Vinay Bharat-Ram has for long had a ringside seat in matters concerning Indian industry. Grandson of the legendary Lala Shri Ram, he grew up in one of Delhi’s oldest business families. Today, he heads the DCM Group.
In From the Brink of Bankruptcy, Bharat-Ram recalls the charismatic Shri Ram, the beneficial influence of his parents, his privileged upbringing, watching Jawaharlal Nehru unfurl the tricolor at India Gate on 15 August 1947, the upheaval of Partition, the charm (now gone) of the Delhi of his childhood, his college days in the US, the loss of a clear school friend and finding his feet in the world of business.
He recollected the umpteen challenges DCM faced over the years: labour unrest, the insufferable Emergency years, Swraj Paul’s hostile takeover bid, a drop in the company’s share prices and huge debts. Having overcome most obstacles, a resurgent DCM group is now active in fields like software, engineering, textiles and real estate.
Bharat-Ram writes about other facets of his life, like his love of classical music and abiding interest in economics. Distinguished kpersonalities-among them, the economist Amartya Sen, musicians such as Baba Allauddin Khan, Ali Akbar Khan, Ravi Shankar and George Harrison, and politicians such as Rajiv Gandhi, Narasimha Rao and Manmohan Singh-make cameo appearances in the book.
In telling the story of his remarkable life, Bharat-Ram also manages to give fascinating insights into how big business survive, how family conflicts are resolved, and how luck plays a part in the achievement of corporate objectives.
Vinay Bharat-Ram hails from an old industrial family. Educated at St. Stephen’s College, Delhi and at Ann Arbor, Michigan and Harvard in the US, he holds a Ph.D. in economics from the University of Delhi. He started his career in DCM Limited, of which he become chairman in 1990.
Among his other interests, music is his passion and he loves to read and teach economics. He has many articles to his credit in both economics and management topics. He has published two books in economic theory and a translation of Kalidasa’s epic Meghadootam in Hindi verse.
Why Did I Think Of Writing This Book? Perhaps Because DCM has been the bedrock of my working life and it did not seem out of place to weave my own story around it. In consequence, I journeyed down memory lane and rediscovered a fund of episodes that lay buried in time, almost waiting to be articulated.
The book is divided into two parts: the story of my ancestors and their associates whose efforts brought the company into existence in 1889; and what I witnessed first-hand after joining it, as also the direction in which I influenced its course. Six generations of the family have been associated with DCM, four of which I have known personally. Then, there are numerous other characters-many of whom are, I am sure, familiar to the people of Delhi.
In addition there are experiences from my childhood and growing up years that give the book an authobiographical flavor. Running through it in parallel are political and cultural developments over the years that serve as a backdrop to the company’s evolution. For example, there is the pre-Independence period when India’s industrial policy was dominated by British interests and the post-Independence era of Nehru’s socialism, which only became more onerous during Indira Gandhi’s time. Then came hope with Rajiv Gandhi, which materialized into economic liberalism under P.V. Narasimha Rao and Manmohan Singh. On the cultural front, too, there was a kind of renaissance after Independence-in languages, theatre, music and the visual arts. For Delhi, this was specially significant as Partition brought about an amalgam of the cultures of Punjab and Delhi.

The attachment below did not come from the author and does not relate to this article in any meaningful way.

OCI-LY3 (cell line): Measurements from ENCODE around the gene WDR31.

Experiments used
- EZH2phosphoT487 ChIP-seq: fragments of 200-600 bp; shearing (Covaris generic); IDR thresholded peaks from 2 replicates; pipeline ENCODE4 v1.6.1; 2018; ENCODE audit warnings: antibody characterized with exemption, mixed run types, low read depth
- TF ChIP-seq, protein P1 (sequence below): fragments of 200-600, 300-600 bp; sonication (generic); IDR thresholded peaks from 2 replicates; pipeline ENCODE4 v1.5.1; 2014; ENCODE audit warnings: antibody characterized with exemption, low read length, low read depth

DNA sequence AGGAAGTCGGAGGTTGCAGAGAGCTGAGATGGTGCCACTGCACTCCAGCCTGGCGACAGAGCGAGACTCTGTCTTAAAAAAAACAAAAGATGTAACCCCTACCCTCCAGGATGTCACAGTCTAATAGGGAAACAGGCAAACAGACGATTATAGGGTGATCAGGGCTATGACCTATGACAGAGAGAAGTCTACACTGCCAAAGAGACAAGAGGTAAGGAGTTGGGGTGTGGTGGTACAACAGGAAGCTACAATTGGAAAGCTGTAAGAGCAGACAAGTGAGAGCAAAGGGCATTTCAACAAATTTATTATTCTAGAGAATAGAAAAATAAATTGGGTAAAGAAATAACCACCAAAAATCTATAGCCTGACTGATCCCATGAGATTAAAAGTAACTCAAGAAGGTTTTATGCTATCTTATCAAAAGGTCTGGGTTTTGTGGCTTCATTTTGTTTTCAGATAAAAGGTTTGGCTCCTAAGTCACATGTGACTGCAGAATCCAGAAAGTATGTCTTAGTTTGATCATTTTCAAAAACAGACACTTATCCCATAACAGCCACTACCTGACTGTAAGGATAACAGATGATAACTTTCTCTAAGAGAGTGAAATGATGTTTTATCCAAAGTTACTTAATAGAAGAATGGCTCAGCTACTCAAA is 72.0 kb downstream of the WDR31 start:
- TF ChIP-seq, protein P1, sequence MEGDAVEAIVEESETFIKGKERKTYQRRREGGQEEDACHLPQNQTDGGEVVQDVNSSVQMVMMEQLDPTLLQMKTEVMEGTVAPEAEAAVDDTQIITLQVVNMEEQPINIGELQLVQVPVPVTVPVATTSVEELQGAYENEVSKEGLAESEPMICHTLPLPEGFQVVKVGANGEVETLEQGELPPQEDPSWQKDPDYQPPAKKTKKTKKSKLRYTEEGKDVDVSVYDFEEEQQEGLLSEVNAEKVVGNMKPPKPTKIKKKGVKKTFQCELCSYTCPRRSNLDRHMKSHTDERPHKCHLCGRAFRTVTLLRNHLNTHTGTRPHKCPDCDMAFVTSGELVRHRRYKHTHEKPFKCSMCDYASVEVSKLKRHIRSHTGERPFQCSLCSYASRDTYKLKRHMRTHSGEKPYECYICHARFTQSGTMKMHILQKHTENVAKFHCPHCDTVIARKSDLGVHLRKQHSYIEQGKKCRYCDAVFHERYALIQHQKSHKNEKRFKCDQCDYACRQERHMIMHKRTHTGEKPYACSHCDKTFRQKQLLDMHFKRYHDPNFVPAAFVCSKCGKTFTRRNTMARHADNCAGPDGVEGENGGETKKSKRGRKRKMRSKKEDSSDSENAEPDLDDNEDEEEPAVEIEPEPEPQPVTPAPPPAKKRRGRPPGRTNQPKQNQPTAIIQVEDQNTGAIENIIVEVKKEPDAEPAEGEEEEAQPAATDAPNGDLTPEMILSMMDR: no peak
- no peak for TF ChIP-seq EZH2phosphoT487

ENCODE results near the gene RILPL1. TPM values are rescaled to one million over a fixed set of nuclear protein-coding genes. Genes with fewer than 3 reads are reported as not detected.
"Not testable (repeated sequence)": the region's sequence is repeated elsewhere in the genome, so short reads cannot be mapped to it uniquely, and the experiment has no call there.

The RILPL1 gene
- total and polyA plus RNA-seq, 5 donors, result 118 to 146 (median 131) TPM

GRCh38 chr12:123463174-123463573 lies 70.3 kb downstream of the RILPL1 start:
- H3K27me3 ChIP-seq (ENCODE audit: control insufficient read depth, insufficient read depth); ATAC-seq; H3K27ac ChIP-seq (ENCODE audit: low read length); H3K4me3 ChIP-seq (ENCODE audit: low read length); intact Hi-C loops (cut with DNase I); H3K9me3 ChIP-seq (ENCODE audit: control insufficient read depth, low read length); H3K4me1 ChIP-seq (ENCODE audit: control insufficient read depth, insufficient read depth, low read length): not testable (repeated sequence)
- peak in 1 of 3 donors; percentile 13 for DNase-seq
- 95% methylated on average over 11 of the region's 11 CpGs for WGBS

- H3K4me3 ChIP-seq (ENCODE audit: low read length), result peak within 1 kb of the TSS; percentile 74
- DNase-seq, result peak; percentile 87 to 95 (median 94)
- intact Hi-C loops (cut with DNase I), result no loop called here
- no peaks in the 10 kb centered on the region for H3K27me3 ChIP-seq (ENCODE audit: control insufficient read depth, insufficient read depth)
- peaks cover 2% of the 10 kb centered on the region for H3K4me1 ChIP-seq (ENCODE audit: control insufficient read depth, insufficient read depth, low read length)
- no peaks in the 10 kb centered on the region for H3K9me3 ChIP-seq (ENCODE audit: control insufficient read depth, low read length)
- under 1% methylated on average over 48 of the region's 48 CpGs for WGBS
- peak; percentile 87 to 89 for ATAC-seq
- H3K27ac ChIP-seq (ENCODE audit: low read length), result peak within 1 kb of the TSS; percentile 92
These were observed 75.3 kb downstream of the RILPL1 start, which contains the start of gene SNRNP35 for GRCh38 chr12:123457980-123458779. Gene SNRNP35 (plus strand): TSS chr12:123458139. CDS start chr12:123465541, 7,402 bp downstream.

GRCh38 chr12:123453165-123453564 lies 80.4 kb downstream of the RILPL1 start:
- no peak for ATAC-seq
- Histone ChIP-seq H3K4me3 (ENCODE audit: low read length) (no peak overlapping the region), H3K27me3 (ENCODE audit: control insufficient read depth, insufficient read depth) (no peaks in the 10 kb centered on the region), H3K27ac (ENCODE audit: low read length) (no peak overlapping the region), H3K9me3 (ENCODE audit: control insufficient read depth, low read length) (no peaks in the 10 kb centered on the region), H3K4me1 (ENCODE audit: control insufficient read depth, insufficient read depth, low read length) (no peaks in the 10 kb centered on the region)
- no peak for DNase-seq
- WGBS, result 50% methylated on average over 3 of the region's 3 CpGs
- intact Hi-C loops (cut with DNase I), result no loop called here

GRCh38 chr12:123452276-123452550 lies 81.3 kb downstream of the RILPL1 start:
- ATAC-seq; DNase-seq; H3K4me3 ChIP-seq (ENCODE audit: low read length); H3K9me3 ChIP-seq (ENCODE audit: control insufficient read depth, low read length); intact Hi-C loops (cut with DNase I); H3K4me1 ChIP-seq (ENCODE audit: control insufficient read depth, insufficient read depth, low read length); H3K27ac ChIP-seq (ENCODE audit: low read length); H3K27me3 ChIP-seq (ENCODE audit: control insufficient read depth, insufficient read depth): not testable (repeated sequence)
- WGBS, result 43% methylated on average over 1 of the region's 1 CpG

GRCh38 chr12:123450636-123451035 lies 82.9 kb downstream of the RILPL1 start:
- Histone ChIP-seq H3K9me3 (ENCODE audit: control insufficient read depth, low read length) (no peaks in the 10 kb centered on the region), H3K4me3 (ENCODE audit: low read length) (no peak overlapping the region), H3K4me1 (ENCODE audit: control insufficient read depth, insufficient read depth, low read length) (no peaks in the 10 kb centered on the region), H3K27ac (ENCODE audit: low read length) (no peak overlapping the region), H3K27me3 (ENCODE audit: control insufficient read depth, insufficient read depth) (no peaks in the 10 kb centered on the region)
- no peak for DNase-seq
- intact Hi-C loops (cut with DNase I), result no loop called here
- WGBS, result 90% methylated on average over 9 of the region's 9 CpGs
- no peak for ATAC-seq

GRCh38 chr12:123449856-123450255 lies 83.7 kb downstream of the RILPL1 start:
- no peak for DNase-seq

The process of writing this book in itself was a learning experience. I gained cognizance of myself as only the vantage point of time gone by can provide: my timidity, my bursts of courage, an occasional flash of insight and a missed opportunity all melded into making me what I am. On the other hand, the people associated with the company and whom I had known for years fell into perspective in the mosaic of corporate life. There was also the consciousness of changing values as the decision-making process shifted to new generations of managers. This applied as much to me in my youth as it does to my sons’ generation now taking charge of the future. It can only be hoped that they will set the course of the company on a trajectory that will combine growth and sustainability with abiding ethical values.
There are many whom I would like to thank for encouraging me to write this story. Once I began writing, the narrative widened to include the preceding generations as well as aspects of my personal life. Much credit goes to Arun Joshi, whose biography of my grandfather, Lala Shri Ram: A Study in Entrepreneurial and Industrial Management, contains a wealth of information not only about Shri Ram, who took DCM to iconic heights, but also about his ancestors. Then, of course, there is Meenakshi Nayar, who helped me with the composition of different chapters; D.R. Sen, who helped in digging out relevant information; Om Prakash Gupta, Ashwani Singhal and Sumant Bharat Ram, who checked the facts; and N.V. Raman and P.G. Pillai, who typed and retyped numerous revisions of the narrative. Nasreen Rehman, or Cheanie as we call her, my adopted sister from Pakistan, though often brutal in her criticism, was forthcoming with her suggestions, which eventually helped me in improving the draft.
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